♥ A Message to Our Valued Patients ♥
You are an important part of our Pediatric Group family, and your safety remains our highest priority. As parents ourselves, we assure you that we are working to provide you and your children the same safe, attentive care that we give our own families.
We are urging every patient and family member to get a flu shot this season in order to avoid a "twindemic." Please call our office at 410-721-2273 to schedule a quick and safe appointment for your child.
If you come to our offices for a walk-in (unscheduled) sick visit, please remain in your vehicle and call us at 410-721-2273 so we can administer a phone screening and provide further instructions. Click here for more information about how we're keeping our offices clean and safe for you and your children.
If you prefer a telemedicine visit, please call our CARE Line at 410-721-2273 and we will relay a message to your provider, who will determine if your child can be seen with virtually or make arrangements for a safe in-person visit.
Thank you for your understanding as we get through this difficult time together.
What is Coronavirus (COVID-19)?
COVID-19 is a disease caused by a respiratory virus first identified in Wuhan, Hubei Province, China in December 2019. COVID-19 is a new virus that hasn't caused illness in humans before. Worldwide, COVID-19 has resulted in thousands of infections, causing illness and in some cases death. Cases have spread to countries throughout the world, with more cases reported daily.
Other coronaviruses are common in children, usually causing mild cold-like symptoms. Because children are likely to have had other, similar viruses, they seem to be less likely to become seriously ill than adults. Currently, no pediatric deaths from Covid-19 have been reported anywhere in the world.
Ways COVID-19 is thought to be able to spread:
- Coughing and sneezing, which creates respiratory droplets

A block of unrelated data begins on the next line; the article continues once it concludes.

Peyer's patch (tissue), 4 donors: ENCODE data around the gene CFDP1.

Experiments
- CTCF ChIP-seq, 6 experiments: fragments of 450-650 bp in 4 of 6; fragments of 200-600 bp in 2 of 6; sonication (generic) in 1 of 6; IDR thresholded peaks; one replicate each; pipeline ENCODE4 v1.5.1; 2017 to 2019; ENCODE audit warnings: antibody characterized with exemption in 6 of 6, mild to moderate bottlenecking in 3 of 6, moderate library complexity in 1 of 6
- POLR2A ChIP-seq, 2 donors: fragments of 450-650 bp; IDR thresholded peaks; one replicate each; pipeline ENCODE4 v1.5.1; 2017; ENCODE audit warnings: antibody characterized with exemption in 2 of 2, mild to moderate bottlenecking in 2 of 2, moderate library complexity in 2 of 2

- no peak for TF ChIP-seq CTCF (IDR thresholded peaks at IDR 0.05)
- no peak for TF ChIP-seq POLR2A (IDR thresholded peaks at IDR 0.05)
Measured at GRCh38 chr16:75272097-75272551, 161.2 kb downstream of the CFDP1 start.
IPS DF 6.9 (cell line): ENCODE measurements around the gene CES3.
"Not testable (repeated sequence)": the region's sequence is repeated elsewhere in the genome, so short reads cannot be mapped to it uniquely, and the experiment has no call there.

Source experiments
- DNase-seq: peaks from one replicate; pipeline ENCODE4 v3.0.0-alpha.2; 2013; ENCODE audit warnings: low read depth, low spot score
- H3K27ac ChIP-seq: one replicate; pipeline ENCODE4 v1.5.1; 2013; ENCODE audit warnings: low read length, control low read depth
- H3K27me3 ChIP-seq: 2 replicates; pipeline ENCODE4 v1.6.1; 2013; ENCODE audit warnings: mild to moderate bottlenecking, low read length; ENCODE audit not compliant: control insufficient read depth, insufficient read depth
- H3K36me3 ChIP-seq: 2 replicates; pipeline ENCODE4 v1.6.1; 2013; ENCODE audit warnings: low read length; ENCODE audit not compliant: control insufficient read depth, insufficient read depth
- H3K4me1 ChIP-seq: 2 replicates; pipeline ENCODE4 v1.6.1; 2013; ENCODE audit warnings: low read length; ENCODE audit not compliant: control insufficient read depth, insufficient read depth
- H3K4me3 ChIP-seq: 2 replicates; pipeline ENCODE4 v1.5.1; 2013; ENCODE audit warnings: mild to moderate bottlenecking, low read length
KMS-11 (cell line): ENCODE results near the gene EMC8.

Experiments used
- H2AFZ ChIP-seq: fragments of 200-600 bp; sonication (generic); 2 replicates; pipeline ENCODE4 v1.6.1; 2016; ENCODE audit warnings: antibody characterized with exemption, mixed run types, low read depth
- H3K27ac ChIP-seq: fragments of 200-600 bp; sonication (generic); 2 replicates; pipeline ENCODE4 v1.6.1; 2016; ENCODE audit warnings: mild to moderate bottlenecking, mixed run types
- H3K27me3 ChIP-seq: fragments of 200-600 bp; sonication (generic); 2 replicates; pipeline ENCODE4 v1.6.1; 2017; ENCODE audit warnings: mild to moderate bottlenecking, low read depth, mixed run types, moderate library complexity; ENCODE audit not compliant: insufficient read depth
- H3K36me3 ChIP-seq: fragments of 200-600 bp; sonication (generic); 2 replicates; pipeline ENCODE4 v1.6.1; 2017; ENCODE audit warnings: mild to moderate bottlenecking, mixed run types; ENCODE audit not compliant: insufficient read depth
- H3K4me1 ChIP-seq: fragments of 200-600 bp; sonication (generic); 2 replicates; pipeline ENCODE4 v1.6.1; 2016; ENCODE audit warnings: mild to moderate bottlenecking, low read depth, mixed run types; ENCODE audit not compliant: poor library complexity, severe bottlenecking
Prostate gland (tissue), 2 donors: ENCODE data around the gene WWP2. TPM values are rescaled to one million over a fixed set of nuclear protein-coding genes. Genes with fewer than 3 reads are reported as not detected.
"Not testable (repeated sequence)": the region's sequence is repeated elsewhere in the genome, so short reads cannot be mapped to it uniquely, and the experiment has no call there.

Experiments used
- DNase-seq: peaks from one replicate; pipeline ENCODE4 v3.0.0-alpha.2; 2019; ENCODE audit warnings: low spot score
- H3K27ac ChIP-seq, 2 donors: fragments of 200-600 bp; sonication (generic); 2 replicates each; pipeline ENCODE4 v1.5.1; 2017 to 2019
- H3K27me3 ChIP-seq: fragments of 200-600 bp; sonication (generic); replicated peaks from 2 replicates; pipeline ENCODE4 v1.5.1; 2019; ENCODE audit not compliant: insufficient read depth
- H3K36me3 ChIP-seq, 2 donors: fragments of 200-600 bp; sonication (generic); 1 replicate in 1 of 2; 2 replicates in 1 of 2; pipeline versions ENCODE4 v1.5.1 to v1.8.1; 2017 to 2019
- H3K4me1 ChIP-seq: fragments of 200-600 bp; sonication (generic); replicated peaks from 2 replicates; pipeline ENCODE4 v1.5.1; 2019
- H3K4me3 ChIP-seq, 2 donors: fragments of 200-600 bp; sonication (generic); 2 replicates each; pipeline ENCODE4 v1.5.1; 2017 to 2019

- Close personal contact, such as touching or shaking hands
- Touching an object or surface with the virus on it
Symptoms of COVID-19 include:
- Shortness of breath
- In more severe cases, pneumonia (infection in the lungs)
The vast majority of people recover from this infection. Most people will have mild or moderate symptoms. Older people and those with pre-existing medical conditions have a greater risk for more serious illness.
Measures we are taking to safeguard you and your family's health until further notice:
- We are offering telehealth for many appointments. Please call our Care Line at 410-721-2273 to ask them to relay a message to your provider to see if this is an option for your child's symptoms.
- Walk-in sick visits are suspended at all offices; however, we can still care for your child with an appointment, often the same day. Please call our Care Line at 410-721-2273 to make appointment for any type of visit.
- All offices have modified hours and will close by 5pm, possibly earlier if scheduled appointments end earlier.
- We are not planning to cancel your scheduled visits. Well checks and follow up checks help maintain your childrens’ health. Preventing complications during serious outbreaks is much easier when your child is up to date on developmental checks, immunizations, and testing.
- If you would like to reschedule a well visit, please continue to follow our posted cancellation policies, letting us know 24 hours in advance. This will give us time and space to see other families in need.
- Please call before coming to drop off or pick up forms.
Please do not bring additional family members or persons to our offices when you come to visits.
- Many toys and books are absent from exam rooms and waiting areas to prevent the spread of COVID-19.
- Each of our three offices is separating sick, well, and immunocompromised children. If you have questions about these procedures, please reach out through your portal to your provider and his or her team.
- If and when the situation changes, we will be in touch to keep you up to date as we continue to work to meet your needs in the safest way possible for your family.
- If you or your child are exhibiting sudden onset of COVID-19 symptoms, including fever and body aches, fatigue, or cough, please call us at 410-721-2273. We may meet you at your vehicle before you come in.
Preventing coronavirus and other viruses:
Following are recommendations from the CDC for staying healthy:
- Wash for a minimum of 20 seconds, focusing on fingertips (fingertips contain 10x the germs of anywhere else on your hands)
- Hold one of your thumbs with the opposite hand and twist vigorously, then repeat for the other thumb